3 Books that Inspired Me to Practice Yoga

Sam Reynolds Miami Yoga Teacher

If you looked around my bedroom right now, you would notice piles of books stacked on my bed, nightstand, desk, and in drawers. I even have a box of books in my car and I always have a book in my bag. It would be safe to say that I enjoy reading.

I guess it would come as no surprise that I first began exploring yoga not through the physical practice, but through books. When I returned to the United States from Rwanda in 2014, I spent the first few months resting, relaxing, and of course, reading. I took time to reintegrate into American life and yes, reverse culture shock, is a thing. As I went through this experience, I found comfort in books. But I wasn’t interested in any type of book. I no longer desired to read fiction, politics, or history. I became fascinated with the spiritual world, personal development, and Eastern philosophy. Though I have read countless books on yoga, personal development, and Eastern philosophy, these books below sparked the beginning of my journey.

Autobiography of a Yogi, Paramahansa Yogananda

“Live quietly in the moment and see the beauty of all before you. The future will take care of itself.”  - Paramahansa Yogananda

Paramahansa Yogananda was one of the first teachers from India to introduce yoga to the United States in 1920. Yogananda sailed across the ocean to participate in a religious conference in Boston. His book is a beautiful account of his spiritual path to enlightenment.

This was also the only book that Steve Jobs had on his iPad and a book that the late Beatles singer, George Harrison, had in his home to pass out to guests. It was first published in 1946. I read this book twice, the second time being easier. I, too, keep a copy on my iPhone.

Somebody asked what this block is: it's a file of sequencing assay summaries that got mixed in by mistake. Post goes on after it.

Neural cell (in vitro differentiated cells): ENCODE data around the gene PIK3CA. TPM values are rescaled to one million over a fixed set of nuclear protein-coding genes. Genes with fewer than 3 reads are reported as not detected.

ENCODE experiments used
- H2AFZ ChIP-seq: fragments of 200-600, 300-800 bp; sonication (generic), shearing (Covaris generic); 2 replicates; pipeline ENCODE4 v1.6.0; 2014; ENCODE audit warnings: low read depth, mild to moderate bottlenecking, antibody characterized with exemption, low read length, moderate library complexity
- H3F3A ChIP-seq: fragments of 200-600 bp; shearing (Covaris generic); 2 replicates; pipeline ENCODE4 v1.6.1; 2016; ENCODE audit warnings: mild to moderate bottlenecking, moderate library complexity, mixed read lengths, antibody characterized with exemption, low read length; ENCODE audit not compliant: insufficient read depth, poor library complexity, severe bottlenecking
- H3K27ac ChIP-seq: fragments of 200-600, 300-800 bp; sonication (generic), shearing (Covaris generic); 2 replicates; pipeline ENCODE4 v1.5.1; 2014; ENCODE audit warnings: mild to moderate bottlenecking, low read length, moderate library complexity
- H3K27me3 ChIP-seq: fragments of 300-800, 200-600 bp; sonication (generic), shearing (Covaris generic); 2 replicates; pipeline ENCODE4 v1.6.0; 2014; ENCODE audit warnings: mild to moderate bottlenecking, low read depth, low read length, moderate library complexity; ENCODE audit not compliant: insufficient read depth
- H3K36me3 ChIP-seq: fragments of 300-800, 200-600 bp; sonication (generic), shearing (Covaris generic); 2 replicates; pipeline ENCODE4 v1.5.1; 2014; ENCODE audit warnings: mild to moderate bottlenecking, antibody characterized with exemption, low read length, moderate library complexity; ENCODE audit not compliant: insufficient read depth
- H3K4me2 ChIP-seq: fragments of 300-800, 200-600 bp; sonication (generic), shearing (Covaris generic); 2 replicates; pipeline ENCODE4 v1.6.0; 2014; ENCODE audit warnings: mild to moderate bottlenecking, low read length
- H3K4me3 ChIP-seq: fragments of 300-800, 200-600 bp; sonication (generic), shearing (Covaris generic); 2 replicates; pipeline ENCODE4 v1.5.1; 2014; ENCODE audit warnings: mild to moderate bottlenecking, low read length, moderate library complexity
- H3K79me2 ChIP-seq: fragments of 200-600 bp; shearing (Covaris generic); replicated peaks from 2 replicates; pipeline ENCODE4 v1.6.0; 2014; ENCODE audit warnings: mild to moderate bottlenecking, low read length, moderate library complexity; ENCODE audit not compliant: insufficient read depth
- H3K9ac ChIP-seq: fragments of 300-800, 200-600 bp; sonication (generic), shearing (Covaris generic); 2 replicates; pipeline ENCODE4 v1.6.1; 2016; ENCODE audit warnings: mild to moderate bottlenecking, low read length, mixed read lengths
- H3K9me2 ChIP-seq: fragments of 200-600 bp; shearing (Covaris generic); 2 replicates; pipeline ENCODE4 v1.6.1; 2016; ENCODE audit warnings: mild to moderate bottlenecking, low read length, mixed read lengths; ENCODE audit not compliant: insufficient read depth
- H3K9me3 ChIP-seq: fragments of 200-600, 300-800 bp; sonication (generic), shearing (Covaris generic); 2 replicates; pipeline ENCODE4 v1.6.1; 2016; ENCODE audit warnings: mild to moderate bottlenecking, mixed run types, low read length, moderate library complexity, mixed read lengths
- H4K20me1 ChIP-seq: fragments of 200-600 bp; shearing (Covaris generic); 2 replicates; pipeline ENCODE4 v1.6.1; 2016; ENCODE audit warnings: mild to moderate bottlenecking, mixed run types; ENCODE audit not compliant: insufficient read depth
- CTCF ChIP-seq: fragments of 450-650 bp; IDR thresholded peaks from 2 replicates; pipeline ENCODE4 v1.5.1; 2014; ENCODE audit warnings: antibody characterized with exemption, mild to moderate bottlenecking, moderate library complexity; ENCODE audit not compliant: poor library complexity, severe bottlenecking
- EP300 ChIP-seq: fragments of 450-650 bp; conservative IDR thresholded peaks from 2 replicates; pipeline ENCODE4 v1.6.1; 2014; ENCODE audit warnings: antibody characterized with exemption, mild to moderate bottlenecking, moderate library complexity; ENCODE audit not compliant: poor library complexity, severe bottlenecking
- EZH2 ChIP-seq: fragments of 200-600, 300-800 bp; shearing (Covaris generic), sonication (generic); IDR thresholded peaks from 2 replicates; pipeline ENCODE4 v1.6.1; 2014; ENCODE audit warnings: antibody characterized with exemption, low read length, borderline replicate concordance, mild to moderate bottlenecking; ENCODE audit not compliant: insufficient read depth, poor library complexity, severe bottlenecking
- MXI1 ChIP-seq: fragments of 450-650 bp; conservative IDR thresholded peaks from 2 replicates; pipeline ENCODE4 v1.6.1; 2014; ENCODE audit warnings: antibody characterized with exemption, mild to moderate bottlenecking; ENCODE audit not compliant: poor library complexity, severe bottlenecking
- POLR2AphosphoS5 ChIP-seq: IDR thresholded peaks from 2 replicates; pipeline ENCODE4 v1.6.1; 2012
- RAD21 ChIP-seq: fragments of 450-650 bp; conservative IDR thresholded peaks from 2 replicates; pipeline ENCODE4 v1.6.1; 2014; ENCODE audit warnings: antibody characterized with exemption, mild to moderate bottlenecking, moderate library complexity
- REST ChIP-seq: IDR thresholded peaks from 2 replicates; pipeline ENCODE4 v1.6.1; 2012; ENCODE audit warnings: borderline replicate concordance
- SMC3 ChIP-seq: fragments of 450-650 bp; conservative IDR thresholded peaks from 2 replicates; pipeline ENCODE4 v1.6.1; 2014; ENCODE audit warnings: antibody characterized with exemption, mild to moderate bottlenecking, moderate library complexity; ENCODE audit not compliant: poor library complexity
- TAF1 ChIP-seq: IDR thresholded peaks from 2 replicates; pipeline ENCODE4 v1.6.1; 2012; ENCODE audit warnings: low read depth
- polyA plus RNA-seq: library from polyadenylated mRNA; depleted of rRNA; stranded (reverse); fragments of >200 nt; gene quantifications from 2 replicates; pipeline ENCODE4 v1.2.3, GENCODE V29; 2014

Walden by Henry David Thoreau

"The yogi, absorbed in contemplation, contributes in his degree to creation; he breathes a divine perfume, he hears wonderful things. Divine forms traverse him without tearing him, and united to the nature which is proper to him, he goes, he acts as animating original matter...To some extent, and at rare intervals, even I am a yogi."

- Henry David Thoreau

You may remember Walden from high school. It was on my required reading list for English class, but I had no idea the vast wisdom that this book contained at 15 years old. My sister had a copy and at this stage in my life, I felt compelled to read it again. Something about a man documenting his solitary experience in the woods for two years intrigued me. In 1845, Henry David Thoreau built a cabin near Walden Pond in Massachusetts to "live deliberately." For two years, he explored the divine through nature and reading, especially Eastern philosophy. He recorded his experiment on living simply in nature. Thoreau is known as the first American yogi and references yoga in his memoir. I felt connected to Thoreau and his writing. He was also the same age as I was when I first discovered yoga.

Bhagavad Gita, A Walkthrough for Westerners by Jack Hawley

The whole and sole purpose of the Bhagavad Gita, the only reason it was originally given to humanity, is to help people rid themselves of their worldly suffering, find true happiness and achieve Self-Realization." - Sathya Sai Baba

Bhagavad GitaI found this book in my mother's closet and it has been one of my most treasured books of all time. Who knew that this ancient wisdom of life was tucked away in a closet?  The Bhagavad Gita (Song of God), read by millions worldwide is a beautiful story between God and man. It is a an epic Indian poem with Arjuna, the warrior, and his faithful friend, Krishna, as the main characters. Throughout this dialogue between the characters, Krishna informs man how to live beyond worldly suffering. Writing about it doesn't do it justice.  All of life's spiritual lessons can be found in this book. I keep this book close with me and sometimes I pick it up and read whatever page I turn to. If I was ever stranded alone on an island, this would be the book that I'd have with me. 

I'll be sharing a more complete list of my favorite go-to yoga books, but hopefully these will spark your interest. What books inspired you? Have you read these already? Share your thoughts and comments below!

Peace xoxo,